Berlinale Set to Host Exhibit Encouraging Discussions on Israel and Palestine

Berlinale directors at press conference
Berlinale directors, Mariëtte Rissenbeek (left) and Carlo Chatrian (right), at February 6, 2024 press conference.

Berlinale Film Festival is set to begin on February 15th with an interesting new addition. Recently, Sundance Film Festival became the latest venue for pro-Palestinian protestors as they gathered on Main Street in Park City, to voice concerns over President Biden’s handling of the Israel-Gaza conflict and to call for a ceasefire. Given the current geopolitical landscape, the issue of the Israeli-Palestinian conflict has become hard to ignore. The co-directors of the Berlinale Film Festival announced a new exhibit that will be available for attendees at this year’s 74th annual edition. 

The festival has partnered with Berlin social activists to create an intimate space for dialogue about the Israeli-Palestinian conflict and the Middle East more broadly. The exhibit will consist of a cabin-style tiny house parked near the Berlinale red carpet, with a sign in the window that reads: “Talk about Israel and Palestine.” The project, called Tiny Space, will be run by Shai Hoffmann, an Israeli-German citizen, and Jouanna Hassoun, a Palestinian-German citizen. Since the Hamas terror attack of October 7, 2023, and Israel’s subsequent ground incursion into Gaza, the creators of this exhibit have taken the tiny house to various areas around Berlin to host pop-up conversations of 3-4 people. 

Hoffmann met Hassoun for the first time in 2014 when he interviewed her at a career-focused panel for a Berlin school. In 2020, they began working together to produce educational videos about conflict in the Middle East for use in German schools. In an interview about why they chose to do this work, Hassoun replied, “Through our work we want to create a ‘brave space’ in schools where we listen to the pupils. They need a place where they can talk about the Middle East conflict, Israel, Palestine, antisemitism and islamophobic racism in a reflective and relaxed way.” Hoffmann added, “There are so many crises going on around the world and these touch on deep-seated fears in children and young people. If we do not create spaces where they can address and discuss these fears without prejudice, then I am deeply concerned about the integrity of our society.”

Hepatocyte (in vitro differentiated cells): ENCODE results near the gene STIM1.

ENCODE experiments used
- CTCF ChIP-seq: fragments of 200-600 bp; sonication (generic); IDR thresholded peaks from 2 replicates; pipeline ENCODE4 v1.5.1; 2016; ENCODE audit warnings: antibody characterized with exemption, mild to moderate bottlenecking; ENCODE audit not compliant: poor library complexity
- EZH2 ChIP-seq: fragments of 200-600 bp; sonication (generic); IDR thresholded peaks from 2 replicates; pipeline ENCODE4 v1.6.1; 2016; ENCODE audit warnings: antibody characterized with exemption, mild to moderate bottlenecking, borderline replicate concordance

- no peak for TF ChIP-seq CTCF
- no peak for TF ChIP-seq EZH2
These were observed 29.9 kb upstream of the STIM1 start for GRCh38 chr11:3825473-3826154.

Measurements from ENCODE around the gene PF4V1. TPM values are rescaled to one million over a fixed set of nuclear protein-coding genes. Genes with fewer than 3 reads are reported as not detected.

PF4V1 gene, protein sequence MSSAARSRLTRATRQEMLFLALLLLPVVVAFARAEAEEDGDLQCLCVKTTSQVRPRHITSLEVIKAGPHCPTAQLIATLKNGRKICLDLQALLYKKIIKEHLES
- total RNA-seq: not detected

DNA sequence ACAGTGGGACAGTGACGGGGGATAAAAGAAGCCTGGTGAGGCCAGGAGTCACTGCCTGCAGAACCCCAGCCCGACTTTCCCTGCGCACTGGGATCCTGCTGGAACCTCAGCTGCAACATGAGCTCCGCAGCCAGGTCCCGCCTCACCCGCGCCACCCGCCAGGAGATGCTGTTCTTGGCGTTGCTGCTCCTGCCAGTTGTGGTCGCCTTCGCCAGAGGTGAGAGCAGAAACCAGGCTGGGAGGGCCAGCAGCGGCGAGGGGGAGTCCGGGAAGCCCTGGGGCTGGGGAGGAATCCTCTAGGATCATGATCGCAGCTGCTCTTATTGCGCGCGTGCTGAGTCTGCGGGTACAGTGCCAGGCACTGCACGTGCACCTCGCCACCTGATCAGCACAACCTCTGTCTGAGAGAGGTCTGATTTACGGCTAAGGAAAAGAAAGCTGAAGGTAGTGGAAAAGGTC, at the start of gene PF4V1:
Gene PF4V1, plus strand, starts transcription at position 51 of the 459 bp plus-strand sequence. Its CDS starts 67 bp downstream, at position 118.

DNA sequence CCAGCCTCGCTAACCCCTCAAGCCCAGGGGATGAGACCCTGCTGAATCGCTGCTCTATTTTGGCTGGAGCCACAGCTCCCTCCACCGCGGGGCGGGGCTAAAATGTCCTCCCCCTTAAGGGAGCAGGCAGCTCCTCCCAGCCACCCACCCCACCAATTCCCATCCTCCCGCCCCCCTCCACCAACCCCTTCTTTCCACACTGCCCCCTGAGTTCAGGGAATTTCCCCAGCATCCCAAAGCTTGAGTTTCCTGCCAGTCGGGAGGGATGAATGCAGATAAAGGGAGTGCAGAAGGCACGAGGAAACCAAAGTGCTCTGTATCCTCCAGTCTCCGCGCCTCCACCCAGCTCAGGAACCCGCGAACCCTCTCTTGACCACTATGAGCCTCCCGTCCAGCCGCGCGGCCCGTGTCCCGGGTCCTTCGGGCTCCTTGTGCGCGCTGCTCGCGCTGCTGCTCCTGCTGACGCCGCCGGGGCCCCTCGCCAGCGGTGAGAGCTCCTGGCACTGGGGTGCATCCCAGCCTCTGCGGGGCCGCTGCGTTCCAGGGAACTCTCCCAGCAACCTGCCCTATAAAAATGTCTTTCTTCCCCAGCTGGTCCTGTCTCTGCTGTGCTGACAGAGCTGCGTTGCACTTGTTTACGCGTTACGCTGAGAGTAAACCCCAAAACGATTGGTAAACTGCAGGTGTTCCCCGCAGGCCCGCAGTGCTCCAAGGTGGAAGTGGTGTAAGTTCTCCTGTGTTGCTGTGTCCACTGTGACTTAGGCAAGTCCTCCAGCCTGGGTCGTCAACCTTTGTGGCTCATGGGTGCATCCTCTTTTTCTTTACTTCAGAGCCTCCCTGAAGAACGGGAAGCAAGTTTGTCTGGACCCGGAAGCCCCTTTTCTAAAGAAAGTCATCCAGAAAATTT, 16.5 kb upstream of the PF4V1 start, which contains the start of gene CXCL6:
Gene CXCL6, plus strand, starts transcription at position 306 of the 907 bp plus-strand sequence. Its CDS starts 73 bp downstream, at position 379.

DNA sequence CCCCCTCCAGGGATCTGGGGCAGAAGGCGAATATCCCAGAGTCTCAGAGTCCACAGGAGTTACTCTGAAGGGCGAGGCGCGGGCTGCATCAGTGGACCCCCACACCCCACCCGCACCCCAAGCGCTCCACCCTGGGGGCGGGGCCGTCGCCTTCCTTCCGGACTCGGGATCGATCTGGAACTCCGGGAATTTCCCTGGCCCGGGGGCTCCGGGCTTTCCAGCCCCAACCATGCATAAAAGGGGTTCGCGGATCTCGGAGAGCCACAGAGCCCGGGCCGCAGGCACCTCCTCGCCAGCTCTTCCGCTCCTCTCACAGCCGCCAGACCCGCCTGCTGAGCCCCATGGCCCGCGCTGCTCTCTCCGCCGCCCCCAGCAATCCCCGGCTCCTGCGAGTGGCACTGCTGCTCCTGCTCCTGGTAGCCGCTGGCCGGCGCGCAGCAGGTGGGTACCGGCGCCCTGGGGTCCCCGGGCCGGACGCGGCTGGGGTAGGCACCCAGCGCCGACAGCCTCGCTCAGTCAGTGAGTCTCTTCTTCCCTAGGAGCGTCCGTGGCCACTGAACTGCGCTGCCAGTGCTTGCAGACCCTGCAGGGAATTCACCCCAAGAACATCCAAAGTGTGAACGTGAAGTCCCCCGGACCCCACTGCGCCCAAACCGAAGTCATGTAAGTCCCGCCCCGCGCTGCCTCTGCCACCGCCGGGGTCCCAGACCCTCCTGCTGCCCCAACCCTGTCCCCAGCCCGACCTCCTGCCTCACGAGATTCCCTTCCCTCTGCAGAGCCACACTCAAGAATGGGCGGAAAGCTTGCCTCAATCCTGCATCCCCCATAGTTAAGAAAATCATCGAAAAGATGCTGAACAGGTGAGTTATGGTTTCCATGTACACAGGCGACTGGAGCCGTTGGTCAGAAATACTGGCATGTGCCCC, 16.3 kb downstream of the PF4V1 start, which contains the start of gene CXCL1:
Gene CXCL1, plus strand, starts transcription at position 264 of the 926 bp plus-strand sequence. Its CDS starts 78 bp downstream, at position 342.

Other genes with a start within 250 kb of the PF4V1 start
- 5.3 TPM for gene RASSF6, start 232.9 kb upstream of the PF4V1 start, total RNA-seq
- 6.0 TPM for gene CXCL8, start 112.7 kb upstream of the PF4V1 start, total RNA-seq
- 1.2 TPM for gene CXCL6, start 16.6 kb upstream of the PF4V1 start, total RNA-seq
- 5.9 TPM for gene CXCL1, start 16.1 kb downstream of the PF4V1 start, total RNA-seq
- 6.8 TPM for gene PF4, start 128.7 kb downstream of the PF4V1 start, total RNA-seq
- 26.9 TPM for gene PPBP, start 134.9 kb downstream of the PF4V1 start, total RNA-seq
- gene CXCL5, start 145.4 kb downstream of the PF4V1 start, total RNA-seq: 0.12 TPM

The Tiny Space project was announced last week by Berlinale co-directors Mariëtte Rissenbeek and Carlo Chatrian, who issued the following statement: 

“We believe that through the power of films and open discussions, we can help foster empathy, awareness, understanding – even and especially in painful times like these. Our sympathy goes out to all the victims of the humanitarian crises in the Middle East and elsewhere. We want everyone’s suffering to be recognized and for our program to be open to discussing different perspectives on the complexity of the world. We are also concerned to see that antisemitism, anti-Muslim resentment, and hate speech are spreading in Germany and around the world. As a cultural institution, we take a firm stand against all forms of discrimination and are committed to intercultural understanding.”

The exhibit will be open at the festival from February 17th through February 19th, between 10 a.m. and 6 p.m. daily.

About :

Grace E Rubin is an undergraduate alumnus of Wesleyan University and current graduate student in the Writing and Publishing Master’s program at Emerson College. She concurrently works full-time writing for a nonprofit organization. After spending six years in Washington DC, mostly working on Capitol Hill, she is thrilled to now be back in her hometown of Boston. She loves reading, politics, and her rescue pitbull, Angel.